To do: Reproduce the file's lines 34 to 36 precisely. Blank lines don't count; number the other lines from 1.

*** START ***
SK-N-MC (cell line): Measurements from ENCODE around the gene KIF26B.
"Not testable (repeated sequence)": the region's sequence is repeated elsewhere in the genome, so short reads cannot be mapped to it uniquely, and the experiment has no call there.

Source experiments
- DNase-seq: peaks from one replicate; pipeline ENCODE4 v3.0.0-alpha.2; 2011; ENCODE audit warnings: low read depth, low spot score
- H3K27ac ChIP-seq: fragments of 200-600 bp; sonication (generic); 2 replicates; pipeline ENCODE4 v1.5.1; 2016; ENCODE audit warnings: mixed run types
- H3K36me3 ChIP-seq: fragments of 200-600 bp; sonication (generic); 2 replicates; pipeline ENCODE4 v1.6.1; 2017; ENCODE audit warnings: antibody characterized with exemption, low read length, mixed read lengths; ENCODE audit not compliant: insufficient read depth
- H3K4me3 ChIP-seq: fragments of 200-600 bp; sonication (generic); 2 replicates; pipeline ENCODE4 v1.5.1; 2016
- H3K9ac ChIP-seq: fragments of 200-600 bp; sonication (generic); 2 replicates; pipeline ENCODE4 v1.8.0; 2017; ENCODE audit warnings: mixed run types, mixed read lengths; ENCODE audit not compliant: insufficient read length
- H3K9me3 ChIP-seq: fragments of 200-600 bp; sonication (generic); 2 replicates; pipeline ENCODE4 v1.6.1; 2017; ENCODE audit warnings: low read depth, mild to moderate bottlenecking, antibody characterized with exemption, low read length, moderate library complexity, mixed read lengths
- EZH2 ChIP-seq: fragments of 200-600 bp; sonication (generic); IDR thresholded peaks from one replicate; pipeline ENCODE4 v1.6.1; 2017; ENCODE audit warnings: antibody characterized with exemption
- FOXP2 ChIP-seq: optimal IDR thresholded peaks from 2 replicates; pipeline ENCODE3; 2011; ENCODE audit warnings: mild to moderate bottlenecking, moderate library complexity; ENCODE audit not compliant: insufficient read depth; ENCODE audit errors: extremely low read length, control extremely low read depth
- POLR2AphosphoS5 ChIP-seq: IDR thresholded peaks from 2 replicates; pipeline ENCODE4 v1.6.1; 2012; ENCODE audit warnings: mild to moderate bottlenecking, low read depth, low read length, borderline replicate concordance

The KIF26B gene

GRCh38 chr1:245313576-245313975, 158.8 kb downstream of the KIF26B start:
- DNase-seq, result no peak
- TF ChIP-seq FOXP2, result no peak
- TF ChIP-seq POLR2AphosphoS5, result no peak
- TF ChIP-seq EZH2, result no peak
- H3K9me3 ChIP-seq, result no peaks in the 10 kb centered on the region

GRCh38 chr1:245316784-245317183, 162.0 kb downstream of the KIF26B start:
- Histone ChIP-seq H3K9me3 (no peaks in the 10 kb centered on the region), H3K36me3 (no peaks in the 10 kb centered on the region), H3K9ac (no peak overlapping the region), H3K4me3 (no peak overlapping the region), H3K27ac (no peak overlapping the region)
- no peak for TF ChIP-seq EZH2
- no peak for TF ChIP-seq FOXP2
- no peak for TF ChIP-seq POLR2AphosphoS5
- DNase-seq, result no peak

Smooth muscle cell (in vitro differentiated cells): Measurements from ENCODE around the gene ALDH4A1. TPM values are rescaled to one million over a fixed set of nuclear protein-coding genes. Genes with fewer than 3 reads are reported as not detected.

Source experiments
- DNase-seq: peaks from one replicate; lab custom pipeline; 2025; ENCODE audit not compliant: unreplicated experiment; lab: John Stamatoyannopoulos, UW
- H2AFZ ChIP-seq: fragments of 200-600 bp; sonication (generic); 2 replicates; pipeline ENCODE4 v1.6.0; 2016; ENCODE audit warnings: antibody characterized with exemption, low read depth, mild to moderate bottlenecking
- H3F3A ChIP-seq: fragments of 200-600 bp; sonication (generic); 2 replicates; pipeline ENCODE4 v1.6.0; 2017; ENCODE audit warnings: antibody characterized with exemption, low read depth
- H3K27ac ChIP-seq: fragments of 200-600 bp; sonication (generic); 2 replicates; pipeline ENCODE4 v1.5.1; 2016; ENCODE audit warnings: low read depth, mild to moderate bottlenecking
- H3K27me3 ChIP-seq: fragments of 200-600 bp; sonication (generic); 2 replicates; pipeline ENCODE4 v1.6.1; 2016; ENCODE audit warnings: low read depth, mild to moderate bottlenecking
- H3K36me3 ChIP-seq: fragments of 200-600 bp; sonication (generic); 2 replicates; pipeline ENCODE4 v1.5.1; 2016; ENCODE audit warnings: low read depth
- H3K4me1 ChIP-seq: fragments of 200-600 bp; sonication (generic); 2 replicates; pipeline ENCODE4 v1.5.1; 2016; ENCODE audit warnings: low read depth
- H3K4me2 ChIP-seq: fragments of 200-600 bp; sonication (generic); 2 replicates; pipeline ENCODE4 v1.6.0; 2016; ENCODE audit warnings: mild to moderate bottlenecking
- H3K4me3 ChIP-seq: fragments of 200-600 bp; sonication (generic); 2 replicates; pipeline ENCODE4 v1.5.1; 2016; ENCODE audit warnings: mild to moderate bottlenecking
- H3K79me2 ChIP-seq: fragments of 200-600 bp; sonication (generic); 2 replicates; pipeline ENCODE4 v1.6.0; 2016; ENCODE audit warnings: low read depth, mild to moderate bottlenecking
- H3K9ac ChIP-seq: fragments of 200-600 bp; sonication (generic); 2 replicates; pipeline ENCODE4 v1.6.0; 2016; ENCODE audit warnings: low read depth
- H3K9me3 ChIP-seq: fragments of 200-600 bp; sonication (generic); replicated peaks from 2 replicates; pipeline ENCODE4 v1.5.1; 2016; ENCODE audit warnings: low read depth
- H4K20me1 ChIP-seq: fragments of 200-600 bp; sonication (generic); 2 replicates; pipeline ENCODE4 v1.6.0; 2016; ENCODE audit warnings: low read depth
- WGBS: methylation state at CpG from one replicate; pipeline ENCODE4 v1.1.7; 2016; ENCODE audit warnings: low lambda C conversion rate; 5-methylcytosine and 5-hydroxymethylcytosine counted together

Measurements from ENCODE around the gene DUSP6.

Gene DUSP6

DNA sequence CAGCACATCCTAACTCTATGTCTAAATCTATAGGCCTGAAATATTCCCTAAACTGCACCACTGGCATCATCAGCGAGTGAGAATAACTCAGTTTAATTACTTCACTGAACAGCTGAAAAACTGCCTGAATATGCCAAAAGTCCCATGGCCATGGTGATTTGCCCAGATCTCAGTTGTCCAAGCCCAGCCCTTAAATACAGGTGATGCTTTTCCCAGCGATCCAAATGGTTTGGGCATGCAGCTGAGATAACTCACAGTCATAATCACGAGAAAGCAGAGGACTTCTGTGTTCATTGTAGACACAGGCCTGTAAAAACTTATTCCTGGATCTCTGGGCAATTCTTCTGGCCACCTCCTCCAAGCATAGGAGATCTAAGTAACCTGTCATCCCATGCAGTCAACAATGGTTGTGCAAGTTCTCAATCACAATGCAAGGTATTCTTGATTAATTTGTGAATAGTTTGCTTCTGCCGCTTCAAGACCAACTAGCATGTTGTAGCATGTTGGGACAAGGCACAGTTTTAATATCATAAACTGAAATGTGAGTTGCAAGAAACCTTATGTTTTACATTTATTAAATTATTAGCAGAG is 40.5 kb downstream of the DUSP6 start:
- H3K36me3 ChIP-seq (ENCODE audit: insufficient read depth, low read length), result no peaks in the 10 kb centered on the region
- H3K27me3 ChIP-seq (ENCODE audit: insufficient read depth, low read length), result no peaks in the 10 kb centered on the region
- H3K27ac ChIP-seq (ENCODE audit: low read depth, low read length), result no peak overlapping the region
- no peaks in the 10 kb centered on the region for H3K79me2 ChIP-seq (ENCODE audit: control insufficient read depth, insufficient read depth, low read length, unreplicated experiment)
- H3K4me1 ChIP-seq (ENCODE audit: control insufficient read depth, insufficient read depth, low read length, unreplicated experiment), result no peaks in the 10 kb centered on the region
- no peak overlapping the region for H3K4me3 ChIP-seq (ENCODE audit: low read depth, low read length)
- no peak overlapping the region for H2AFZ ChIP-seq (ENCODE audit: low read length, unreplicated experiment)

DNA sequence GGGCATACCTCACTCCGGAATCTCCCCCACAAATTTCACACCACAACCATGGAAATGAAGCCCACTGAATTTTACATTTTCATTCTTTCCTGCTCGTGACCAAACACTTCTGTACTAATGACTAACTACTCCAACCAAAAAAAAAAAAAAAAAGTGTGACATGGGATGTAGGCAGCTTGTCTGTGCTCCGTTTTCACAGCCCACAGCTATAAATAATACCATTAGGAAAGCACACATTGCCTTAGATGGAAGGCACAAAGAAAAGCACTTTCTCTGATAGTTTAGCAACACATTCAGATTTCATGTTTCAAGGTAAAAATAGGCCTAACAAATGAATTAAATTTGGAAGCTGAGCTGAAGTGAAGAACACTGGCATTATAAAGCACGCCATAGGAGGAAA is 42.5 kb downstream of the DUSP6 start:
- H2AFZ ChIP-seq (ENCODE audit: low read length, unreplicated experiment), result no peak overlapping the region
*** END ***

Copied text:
- H3K4me1 ChIP-seq: fragments of 200-600 bp; sonication (generic); 2 replicates; pipeline ENCODE4 v1.5.1; 2016; ENCODE audit warnings: low read depth
- H3K4me2 ChIP-seq: fragments of 200-600 bp; sonication (generic); 2 replicates; pipeline ENCODE4 v1.6.0; 2016; ENCODE audit warnings: mild to moderate bottlenecking
- H3K4me3 ChIP-seq: fragments of 200-600 bp; sonication (generic); 2 replicates; pipeline ENCODE4 v1.5.1; 2016; ENCODE audit warnings: mild to moderate bottlenecking